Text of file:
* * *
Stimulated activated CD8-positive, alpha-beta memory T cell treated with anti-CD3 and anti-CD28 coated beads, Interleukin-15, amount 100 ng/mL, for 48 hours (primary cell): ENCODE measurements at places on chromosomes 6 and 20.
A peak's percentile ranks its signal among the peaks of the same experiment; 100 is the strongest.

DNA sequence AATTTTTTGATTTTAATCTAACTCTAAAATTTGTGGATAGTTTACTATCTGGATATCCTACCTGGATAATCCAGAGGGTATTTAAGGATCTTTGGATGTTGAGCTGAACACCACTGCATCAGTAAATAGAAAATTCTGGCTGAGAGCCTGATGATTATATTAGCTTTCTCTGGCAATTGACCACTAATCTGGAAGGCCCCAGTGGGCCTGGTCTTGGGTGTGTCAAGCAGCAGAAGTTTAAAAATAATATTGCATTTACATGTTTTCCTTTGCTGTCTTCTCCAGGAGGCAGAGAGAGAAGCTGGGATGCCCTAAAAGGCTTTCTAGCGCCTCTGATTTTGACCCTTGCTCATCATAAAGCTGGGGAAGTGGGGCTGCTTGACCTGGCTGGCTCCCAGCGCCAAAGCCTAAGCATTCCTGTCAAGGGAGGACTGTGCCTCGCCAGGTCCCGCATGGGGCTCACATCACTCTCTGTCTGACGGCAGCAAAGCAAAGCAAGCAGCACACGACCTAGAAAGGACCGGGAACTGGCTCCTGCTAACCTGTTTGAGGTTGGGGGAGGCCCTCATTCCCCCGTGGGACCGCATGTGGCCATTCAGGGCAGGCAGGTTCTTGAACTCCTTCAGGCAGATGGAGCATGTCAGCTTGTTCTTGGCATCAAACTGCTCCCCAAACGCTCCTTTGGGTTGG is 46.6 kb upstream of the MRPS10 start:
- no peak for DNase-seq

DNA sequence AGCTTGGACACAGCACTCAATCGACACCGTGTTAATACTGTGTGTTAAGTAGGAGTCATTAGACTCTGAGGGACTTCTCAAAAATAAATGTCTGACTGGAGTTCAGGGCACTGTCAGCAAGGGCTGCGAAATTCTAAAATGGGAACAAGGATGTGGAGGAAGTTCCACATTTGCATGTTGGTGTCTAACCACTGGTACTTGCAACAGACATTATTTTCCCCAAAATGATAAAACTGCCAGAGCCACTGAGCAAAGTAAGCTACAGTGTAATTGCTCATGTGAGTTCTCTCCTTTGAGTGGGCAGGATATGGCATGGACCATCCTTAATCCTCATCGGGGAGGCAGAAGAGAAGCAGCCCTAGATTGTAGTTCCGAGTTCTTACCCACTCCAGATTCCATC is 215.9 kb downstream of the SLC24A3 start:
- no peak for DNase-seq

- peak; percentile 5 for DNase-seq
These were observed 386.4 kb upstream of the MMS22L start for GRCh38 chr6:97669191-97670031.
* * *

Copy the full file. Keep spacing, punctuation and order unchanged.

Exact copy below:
Stimulated activated CD8-positive, alpha-beta memory T cell treated with anti-CD3 and anti-CD28 coated beads, Interleukin-15, amount 100 ng/mL, for 48 hours (primary cell): ENCODE measurements at places on chromosomes 6 and 20.
A peak's percentile ranks its signal among the peaks of the same experiment; 100 is the strongest.

DNA sequence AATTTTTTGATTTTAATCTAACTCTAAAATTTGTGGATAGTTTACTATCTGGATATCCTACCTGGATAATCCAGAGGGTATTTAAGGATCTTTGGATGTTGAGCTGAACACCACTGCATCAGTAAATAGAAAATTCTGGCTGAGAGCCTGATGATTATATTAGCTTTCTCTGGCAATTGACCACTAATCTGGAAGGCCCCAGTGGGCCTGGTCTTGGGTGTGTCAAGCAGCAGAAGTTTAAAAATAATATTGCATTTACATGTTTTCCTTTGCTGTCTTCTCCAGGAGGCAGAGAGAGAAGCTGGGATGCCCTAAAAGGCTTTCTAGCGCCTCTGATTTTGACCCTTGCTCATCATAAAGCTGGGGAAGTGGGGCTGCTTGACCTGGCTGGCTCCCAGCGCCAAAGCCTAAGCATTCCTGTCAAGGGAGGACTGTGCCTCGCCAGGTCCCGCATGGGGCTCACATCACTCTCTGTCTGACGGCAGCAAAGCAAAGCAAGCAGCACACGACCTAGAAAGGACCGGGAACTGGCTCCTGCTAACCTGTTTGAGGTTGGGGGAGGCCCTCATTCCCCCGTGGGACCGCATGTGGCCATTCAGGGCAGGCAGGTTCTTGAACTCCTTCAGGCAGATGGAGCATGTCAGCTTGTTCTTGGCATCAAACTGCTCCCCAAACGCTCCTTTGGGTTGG is 46.6 kb upstream of the MRPS10 start:
- no peak for DNase-seq

DNA sequence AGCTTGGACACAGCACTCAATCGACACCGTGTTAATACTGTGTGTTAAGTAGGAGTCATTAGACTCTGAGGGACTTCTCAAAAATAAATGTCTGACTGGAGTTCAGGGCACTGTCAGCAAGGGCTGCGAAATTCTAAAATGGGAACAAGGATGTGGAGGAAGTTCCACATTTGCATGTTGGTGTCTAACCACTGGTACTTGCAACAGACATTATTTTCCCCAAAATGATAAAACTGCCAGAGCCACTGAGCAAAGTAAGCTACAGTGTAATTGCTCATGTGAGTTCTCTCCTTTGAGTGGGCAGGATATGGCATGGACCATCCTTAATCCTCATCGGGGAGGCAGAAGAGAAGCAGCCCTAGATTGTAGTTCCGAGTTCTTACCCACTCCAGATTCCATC is 215.9 kb downstream of the SLC24A3 start:
- no peak for DNase-seq

- peak; percentile 5 for DNase-seq
These were observed 386.4 kb upstream of the MMS22L start for GRCh38 chr6:97669191-97670031.